This technique derives from that process, but our focus here is to identify
vocabulary. Taking this inventory means identifying the environments that
an AAC user spends time in and then describing the physical surroundings
of each. It is easy to list nouns in this way, but you must not forget
the adjectives, verbs, adverbs and other types of words that would be
appropriate for that setting.
What you get:
Vocabulary that can be predicted from the physical environment, for
- Child's Doll House: list of furniture, rooms, dolls, clothes
- Youth's Computer Games: list of software available, comments about
- Adult's Kitchen: utensils, cooking supplies, actions used in cooking
It is essential to combine this technique with other methods of vocabulary
selection, in particular the observational techniques described below.
If you do not, the vocabulary you identify will not facilitate interaction.
Strategy #7: Participation Inventory
This method is similar to the environmental inventory, but concentrates
on the activities that take place in these environments. An observer
must identify the activities and the steps necessary to participate in
them. He should record whether the activities are to be performed by the
AAC user independently or with assistance. The observer should note vocabulary
that is required for the individual to complete each step as independently
as possible, but also vocabulary for directing an assistant (e.g. open
my locker, please).
What you get:
This technique yields vocabulary that will help an individual take on
new responsibilities in tasks where s/he was entirely dependent before.
For example, a child should learn to be in control of his person and
his belongings when he arrives at school. He needs vocabulary to direct
others to take off his jacket and get his books out of his book bag,
rather than sitting passively while others make assumptions about what
he needs done for him.
Strategy #8: Topic Inventory
There is some evidence that clinicians are not especially good at picking
specific vocabulary; they are far better at identifying topics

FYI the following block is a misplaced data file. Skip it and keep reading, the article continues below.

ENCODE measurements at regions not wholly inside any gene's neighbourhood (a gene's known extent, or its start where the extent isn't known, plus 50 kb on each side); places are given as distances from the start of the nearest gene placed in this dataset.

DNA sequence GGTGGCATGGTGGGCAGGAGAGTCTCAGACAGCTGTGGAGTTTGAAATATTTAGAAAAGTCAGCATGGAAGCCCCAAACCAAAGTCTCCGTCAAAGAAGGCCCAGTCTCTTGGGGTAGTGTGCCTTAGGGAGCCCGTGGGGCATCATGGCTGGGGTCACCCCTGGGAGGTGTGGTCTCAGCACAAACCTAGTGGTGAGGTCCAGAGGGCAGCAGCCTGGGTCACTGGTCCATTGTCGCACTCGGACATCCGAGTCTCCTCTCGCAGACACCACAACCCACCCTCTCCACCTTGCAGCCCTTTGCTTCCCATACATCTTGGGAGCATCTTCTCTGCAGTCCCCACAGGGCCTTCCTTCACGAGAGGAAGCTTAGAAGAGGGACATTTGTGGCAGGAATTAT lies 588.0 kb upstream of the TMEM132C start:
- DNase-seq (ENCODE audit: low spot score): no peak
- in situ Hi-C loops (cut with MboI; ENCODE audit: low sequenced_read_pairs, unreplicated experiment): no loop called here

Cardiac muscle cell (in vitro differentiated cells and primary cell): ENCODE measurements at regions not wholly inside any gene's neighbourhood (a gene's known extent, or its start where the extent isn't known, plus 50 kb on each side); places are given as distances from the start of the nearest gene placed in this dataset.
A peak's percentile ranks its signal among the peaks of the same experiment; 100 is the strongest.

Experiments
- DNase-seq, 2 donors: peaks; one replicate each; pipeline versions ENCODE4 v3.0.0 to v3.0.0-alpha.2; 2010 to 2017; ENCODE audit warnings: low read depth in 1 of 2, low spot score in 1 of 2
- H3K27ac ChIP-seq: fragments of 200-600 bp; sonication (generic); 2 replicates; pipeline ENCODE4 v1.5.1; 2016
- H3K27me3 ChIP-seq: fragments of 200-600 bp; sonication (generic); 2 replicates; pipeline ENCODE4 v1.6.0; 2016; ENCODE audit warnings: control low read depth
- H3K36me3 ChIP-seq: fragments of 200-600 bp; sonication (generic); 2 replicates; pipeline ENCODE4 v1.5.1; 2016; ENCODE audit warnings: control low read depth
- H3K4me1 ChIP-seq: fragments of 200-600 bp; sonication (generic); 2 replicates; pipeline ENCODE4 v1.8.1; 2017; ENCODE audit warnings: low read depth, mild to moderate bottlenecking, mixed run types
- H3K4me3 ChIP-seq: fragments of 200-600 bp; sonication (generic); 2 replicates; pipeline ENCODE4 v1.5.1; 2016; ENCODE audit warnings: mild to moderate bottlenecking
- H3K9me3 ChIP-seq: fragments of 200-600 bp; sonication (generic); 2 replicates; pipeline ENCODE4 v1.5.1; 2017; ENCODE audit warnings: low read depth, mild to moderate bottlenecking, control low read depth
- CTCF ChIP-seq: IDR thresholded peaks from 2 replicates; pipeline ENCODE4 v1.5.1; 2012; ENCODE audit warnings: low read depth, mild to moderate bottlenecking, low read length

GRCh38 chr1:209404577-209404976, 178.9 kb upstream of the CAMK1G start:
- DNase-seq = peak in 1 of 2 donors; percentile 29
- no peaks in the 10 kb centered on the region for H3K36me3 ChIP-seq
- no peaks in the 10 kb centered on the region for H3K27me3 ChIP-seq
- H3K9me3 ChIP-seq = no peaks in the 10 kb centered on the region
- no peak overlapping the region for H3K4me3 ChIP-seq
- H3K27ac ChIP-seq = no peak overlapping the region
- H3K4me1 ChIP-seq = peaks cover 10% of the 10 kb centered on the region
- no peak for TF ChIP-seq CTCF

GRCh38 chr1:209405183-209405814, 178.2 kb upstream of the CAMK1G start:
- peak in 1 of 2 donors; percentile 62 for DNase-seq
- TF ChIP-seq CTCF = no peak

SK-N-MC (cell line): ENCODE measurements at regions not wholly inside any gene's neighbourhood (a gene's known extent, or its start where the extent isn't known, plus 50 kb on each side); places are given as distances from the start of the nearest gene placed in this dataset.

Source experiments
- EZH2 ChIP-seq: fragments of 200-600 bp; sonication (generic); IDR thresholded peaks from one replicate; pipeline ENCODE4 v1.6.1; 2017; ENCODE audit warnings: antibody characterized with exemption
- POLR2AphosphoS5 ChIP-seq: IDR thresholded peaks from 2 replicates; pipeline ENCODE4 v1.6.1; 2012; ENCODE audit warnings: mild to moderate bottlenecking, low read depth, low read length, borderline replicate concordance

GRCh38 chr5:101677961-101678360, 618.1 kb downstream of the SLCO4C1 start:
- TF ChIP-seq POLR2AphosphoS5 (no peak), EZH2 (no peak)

that must be covered (see Balandin
& Iacono, 1998). Here are two topic lists for two different populations:
- Adult Topic
List compiled from a variety of sources (noted at the bottom) for
adults with acquired impairments, such as aphasia due to a stroke.
- Multi-age Activity List compiled
by students in an AAC course.
Other researchers have identified the topics of conversations for younger
AAC users. The website for the Barkley
Augmentative and Alternative Communication Center has some of the
best information. When you get to that site, select "Vocabulary"
from the left menu bar (it may require scrolling down). You should be
able to find excellent resources, including those used to generate our
topic list above.
What you get:
This technique yields the highest priority topics for an individual
and/or his caregivers. You then have to use another technique, for
example #9 below, to identify the actual vocabulary for that topic.
Strategy #9: Topic-specific Conversation
This method works well in combination with the topic inventory just
above, primarily for adults. Once the high-priority topics have been
identified, a familiar partner is asked to talk about the
AAC user in relation to those topics. For example, if Mrs. Smith has
suffered a stroke and is beginning to use AAC, then Mr. Smith would
identify the high priority topics and we would talk to him about each
one in order to gather vocabulary. He might identify "friends"
as a high priority, so we would ask him to talk to us about all of their
What you get:
This is different from asking the partner to give us a list of friends.